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name for the 136 year old historic home they're restoring on Fifth Avenue in Albany's Hackleman Historic District. They do, however, have their own monikers for some of their projects to date. There's the "Spiral of Idiocy" in the backyard, for instance: a brick planter whose graceful curves initially threatened to get out of hand. Visitors can get there by treading the "Path of Stupidity," giant flagstones the couple hauled into place, with great effort, by themselves. The "Doorway to Death" at the rear of the Gold Nike Air Force 1
"It's painful," he said, "but it gets done. "The van Rossman home will be one of six homes on this year's self guided tour, which also includes the the United Presbyterian Church, the downtown Carnegie Library, Albany Regional Museum, Monteith House Museum and the Historic Carousel Museum. at the Albany Visitors Association, 110 Third Ave. S. Information is available by calling the AVA at 541 928 0911. The van Rossman home was listed in Albany's city directory as of 1878 but may in fact be older. It was once two houses that eventually were put together as one. Rusty has always wanted to work on a historic home, and the price of the Fifth Avenue structure was good. No one had made an offer, nor did anyone appear to be interested. He and his wife were determined to save it from the only other choice: demolition. They did have second thoughts on seeing the scope Air Force 1 Dark Grey of the work awaiting them. The home had been a rental since 1910 and little Air Force One Red Suede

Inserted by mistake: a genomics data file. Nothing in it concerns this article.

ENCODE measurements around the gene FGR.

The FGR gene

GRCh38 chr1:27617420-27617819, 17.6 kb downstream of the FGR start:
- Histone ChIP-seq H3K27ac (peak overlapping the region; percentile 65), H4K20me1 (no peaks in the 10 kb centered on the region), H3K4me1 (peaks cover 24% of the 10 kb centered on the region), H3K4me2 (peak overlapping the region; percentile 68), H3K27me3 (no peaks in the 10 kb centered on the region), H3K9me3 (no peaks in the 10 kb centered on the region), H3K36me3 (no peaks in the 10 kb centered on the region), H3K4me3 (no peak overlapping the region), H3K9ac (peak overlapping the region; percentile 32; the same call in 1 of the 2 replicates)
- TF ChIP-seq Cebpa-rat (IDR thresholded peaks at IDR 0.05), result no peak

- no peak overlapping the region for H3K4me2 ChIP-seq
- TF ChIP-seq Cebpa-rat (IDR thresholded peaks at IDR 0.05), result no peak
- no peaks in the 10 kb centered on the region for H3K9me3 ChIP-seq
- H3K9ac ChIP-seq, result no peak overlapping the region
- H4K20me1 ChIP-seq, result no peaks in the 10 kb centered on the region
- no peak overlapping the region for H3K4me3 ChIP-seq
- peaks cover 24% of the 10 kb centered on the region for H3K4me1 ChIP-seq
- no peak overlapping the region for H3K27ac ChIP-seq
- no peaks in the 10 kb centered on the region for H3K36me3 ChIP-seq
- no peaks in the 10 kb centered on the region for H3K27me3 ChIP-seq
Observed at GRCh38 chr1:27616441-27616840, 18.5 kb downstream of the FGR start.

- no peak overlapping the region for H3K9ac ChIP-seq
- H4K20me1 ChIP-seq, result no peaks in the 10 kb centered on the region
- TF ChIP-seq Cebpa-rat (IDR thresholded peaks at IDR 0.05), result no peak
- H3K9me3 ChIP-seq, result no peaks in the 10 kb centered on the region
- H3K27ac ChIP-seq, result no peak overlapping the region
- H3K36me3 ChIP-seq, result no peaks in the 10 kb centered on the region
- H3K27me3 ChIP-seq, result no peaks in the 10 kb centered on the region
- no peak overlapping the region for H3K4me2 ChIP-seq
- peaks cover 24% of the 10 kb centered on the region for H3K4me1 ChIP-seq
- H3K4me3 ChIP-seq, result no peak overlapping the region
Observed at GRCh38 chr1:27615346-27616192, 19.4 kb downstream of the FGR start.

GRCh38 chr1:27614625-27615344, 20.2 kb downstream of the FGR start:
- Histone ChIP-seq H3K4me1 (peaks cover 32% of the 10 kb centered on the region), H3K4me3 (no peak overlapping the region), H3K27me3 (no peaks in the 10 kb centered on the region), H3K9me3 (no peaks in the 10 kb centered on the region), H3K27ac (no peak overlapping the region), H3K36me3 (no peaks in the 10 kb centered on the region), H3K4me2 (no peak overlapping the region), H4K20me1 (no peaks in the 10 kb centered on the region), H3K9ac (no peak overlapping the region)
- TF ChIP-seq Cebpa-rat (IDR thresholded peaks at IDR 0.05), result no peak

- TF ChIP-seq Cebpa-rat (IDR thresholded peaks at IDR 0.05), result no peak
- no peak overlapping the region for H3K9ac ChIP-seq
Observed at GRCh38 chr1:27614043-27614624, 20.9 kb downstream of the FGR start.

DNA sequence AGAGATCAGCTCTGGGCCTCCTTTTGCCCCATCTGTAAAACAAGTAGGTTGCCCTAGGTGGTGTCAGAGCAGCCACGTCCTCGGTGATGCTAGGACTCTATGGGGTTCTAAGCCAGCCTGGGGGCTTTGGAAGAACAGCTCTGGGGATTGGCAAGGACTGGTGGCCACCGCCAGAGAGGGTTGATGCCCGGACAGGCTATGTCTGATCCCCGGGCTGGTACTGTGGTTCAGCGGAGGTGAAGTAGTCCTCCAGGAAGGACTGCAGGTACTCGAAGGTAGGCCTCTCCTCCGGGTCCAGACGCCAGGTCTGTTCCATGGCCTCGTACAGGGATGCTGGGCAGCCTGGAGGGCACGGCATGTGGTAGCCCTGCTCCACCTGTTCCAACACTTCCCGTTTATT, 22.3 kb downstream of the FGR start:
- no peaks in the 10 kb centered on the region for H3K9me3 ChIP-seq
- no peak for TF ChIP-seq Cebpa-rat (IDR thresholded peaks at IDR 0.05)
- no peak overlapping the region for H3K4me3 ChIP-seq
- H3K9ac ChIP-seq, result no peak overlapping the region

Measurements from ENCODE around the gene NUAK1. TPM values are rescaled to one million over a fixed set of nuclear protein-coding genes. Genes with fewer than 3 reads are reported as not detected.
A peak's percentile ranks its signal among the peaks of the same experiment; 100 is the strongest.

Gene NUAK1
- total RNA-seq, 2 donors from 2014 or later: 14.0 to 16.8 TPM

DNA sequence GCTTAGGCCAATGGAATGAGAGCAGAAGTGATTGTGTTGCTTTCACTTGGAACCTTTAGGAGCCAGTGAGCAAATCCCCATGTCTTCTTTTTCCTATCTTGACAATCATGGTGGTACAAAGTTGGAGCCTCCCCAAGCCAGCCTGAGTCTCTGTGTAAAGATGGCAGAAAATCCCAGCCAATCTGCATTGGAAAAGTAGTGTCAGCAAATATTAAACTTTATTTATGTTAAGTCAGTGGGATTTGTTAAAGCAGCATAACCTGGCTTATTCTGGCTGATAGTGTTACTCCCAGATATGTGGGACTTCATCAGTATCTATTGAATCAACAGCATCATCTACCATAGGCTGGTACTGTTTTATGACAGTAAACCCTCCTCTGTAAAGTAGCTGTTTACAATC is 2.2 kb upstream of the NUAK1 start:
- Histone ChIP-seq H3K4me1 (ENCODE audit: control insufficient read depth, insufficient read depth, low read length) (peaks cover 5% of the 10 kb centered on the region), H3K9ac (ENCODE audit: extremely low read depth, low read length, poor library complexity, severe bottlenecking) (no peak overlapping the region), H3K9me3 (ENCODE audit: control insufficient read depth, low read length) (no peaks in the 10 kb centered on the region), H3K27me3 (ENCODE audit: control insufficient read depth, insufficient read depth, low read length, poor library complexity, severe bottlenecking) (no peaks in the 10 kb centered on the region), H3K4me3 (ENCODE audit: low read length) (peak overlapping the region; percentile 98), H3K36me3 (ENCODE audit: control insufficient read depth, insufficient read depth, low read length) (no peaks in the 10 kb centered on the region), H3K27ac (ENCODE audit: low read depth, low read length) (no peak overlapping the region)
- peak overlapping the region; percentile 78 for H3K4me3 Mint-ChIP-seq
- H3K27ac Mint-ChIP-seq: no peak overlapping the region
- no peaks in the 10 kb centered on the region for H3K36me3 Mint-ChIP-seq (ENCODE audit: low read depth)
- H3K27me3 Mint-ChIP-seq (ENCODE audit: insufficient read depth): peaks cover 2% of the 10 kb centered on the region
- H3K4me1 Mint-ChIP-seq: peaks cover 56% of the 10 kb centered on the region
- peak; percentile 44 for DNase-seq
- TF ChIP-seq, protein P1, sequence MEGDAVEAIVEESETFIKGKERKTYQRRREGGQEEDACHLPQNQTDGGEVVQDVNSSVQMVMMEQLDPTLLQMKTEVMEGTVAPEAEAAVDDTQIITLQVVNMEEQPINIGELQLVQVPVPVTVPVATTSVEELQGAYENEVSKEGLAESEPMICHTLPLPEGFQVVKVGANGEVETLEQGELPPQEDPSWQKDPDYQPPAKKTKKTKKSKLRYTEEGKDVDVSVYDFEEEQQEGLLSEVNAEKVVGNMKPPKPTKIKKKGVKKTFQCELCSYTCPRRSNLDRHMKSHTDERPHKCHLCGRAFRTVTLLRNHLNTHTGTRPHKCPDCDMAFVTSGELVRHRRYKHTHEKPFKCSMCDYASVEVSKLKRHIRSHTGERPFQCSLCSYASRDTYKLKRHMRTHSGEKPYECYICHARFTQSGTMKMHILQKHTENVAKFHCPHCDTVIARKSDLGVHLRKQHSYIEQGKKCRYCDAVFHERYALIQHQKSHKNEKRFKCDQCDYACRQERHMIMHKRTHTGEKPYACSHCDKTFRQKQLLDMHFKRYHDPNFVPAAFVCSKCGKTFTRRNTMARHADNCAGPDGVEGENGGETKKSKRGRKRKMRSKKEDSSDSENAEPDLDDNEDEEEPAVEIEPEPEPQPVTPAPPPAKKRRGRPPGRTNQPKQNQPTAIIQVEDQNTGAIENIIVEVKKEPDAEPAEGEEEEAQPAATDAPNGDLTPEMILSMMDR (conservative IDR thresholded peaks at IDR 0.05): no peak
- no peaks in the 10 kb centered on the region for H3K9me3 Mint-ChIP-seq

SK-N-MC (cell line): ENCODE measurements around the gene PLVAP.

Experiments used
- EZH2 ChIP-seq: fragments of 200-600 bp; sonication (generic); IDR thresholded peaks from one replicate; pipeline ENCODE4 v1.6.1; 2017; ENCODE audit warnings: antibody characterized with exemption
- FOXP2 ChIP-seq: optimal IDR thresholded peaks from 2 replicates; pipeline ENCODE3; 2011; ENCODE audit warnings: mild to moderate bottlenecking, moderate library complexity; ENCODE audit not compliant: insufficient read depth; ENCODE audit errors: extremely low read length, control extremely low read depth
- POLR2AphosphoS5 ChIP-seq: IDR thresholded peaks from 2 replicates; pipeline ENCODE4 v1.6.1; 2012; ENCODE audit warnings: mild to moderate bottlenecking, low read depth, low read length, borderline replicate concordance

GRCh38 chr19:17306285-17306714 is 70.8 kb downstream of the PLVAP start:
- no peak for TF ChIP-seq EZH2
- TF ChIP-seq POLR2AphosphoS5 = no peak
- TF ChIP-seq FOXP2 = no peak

remained of its original character.
of the house, which right now is stuffed with boxes, a piano and items Rusty uses in his work. What visitors might learn from the tour: "That we're insane?" Robyn joked. "She says I'm behind in saying, 'I'm sorry,'" said Rusty, who explained his wife told him he owed her a daily apology for the purchase. On a serious note, both added, they love the home and are eager to see it restored to its rightful p.
home currently leads to a steep drop until the couple can put in a deck. Saturday, July 26. Sometimes, the two say, they feel it should fall into a similar category. Robyn remembers the day she and Rusty learned the owner had accepted the lowball offer they'd casually thrown out. "We looked at each other and said, 'Now what do we do?'" she said with a wry laugh. That was in 2006. The couple have since ripped out carpets, refinished floors, pulled down walls, removed windows and done many other odd jobs to reduce what was once three separate apartments to a livable space for two empty nesters. They have more work to do yet, which visitors will be able to see as they make the tour. It's a "project house," Rusty explained, which means other do it yourselfers can see it really is possible to live and work in a home that's still under restoration.
"It was terrible," Robyn recalled. "A lot of 1970s badness. Paneling. . It was totally modernized, but not done well. "Slowly, the two are bringing the building back to its Western vernacular farmhouse roots. The kitchen is complete, as is the parlor and the upstairs. Work remains on the dining area and the entire west wing Air Force Online
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